I was contemplating the soullessness of the Shard again last night, London's 'warning sign of disease' as Jonathan Jones put it - the disorder being environmental, aesthetic and economic disproportion.

Its straight lines heading in one, dreary direction. Up. Its growth for growth's sake, the 'philosophy of the cancer cell'. Like a derivative work of conceptual art, it has one message - size - that you get at first glance and, by choice, would never particularly want to see again.

Size is offered as architectural interest, sheer scale as a prompt to curiosity. But it isn't at all remarkable in buildings, and so there's only one way to go: even bigger.

I thought on. That is the disease of our times. I upgraded my mobile just to have more memory, fooled into thinking that 5 gigabytes will inject more excitement into my life than 2. Or there are the headlines panicking as economies flat line, as if growth of itself would precipitate spontaneous outbreaks of human happiness.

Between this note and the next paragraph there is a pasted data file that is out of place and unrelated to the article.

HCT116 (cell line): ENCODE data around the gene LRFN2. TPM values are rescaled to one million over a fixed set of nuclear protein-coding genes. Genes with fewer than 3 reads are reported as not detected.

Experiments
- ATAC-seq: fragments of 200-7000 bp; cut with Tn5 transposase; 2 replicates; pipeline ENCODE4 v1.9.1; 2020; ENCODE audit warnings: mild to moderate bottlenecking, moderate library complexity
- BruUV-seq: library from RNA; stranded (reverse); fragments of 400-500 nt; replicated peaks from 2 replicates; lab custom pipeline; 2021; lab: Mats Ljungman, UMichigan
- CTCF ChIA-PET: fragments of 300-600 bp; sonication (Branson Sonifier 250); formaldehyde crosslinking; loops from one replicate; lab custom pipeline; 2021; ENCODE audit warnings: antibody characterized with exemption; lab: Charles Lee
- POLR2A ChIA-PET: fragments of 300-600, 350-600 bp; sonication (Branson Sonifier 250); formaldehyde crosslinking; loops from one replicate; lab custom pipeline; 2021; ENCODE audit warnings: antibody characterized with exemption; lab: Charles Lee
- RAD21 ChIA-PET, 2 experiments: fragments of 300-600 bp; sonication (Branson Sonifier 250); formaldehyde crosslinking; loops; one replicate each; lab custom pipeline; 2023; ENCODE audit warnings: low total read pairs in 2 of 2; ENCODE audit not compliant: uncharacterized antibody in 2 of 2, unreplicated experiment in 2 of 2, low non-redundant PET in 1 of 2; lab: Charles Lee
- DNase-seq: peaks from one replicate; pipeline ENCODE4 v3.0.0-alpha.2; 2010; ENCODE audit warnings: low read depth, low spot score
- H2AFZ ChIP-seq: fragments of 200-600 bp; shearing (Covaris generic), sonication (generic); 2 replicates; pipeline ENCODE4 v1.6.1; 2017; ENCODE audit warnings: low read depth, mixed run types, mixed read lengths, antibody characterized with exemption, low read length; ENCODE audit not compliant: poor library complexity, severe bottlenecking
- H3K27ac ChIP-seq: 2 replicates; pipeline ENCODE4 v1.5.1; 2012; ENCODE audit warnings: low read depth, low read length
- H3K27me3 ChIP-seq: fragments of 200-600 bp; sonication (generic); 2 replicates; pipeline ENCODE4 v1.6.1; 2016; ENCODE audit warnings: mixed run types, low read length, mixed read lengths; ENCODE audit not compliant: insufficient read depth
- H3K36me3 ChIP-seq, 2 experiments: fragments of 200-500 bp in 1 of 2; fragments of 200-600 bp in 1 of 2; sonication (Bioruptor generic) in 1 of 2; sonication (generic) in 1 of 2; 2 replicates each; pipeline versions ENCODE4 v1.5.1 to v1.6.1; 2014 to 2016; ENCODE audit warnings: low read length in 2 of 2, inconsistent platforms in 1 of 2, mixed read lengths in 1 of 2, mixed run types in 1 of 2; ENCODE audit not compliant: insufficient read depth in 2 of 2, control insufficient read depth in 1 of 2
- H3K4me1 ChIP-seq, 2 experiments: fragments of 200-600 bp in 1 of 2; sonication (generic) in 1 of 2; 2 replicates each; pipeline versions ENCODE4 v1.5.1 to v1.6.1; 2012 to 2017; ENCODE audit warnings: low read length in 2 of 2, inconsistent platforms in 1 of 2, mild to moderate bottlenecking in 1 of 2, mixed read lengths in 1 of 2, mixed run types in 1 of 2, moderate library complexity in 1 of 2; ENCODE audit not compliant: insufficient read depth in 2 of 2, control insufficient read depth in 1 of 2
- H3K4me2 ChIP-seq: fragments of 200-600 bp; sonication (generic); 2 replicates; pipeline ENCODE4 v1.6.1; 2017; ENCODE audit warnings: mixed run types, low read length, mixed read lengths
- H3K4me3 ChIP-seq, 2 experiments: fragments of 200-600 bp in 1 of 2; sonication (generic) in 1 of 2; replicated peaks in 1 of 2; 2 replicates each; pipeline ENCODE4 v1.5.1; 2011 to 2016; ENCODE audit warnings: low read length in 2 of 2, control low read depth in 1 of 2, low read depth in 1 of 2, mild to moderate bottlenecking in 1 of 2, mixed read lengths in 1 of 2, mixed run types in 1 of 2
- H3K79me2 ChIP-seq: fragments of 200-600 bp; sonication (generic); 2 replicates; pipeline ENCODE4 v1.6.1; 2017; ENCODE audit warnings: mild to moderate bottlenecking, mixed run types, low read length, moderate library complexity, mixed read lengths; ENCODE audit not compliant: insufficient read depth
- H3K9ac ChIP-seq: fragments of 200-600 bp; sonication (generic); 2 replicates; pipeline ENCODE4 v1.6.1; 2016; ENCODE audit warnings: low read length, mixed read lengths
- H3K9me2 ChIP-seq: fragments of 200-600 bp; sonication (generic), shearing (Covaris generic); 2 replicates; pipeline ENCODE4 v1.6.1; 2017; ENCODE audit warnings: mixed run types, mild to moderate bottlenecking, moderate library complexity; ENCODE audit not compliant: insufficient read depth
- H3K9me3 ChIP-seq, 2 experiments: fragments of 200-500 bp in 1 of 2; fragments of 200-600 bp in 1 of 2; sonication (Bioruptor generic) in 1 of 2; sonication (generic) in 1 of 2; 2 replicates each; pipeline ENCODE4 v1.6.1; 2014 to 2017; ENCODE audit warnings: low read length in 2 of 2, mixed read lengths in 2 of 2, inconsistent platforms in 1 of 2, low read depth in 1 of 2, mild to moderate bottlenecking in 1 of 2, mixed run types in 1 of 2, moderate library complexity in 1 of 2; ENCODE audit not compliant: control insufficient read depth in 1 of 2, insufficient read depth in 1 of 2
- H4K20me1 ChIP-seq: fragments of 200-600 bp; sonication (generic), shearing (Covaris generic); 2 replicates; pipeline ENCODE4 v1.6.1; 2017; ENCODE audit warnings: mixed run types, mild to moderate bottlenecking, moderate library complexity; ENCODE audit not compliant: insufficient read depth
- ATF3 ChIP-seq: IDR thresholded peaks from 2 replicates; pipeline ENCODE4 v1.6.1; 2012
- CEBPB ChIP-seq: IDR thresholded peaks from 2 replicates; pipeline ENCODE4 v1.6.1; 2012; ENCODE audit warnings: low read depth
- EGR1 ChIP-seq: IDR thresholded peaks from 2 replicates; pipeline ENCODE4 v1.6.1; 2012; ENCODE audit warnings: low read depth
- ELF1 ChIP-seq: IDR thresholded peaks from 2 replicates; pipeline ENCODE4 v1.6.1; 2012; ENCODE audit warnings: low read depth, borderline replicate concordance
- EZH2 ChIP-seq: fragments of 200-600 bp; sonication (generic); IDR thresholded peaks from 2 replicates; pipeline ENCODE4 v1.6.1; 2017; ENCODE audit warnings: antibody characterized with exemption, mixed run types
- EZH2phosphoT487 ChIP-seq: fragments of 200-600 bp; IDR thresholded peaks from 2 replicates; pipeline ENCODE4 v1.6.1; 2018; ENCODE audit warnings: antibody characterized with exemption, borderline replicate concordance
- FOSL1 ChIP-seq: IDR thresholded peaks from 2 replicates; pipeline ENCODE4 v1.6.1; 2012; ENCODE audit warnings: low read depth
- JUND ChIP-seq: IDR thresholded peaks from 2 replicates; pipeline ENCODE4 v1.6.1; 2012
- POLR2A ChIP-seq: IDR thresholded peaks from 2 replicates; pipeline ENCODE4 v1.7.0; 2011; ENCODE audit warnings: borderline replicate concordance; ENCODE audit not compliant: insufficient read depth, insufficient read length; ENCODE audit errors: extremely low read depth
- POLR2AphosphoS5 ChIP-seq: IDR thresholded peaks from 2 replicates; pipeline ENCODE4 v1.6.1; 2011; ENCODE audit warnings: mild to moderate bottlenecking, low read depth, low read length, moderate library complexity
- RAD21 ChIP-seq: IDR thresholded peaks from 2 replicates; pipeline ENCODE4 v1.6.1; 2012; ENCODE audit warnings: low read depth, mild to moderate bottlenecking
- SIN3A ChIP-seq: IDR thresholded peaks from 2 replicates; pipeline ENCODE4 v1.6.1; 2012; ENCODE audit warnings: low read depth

The Shard seemed like a monument to a lack of surprise at life - genuine surprise replaced by a fetish for new, bigger objects, gizmos. As I looked at its acres of repetitively blank glass, desperately trying to catch a reflection of the city so as to make its surface look interesting, I felt my senses depleting, my body disappearing.

Then, the sight of a London plane tree, beginning to yellow with autumn, waving in tune with the strong evening wind. Thank you. It told me that I was, in fact, alive.

(Image: Richard Fisher)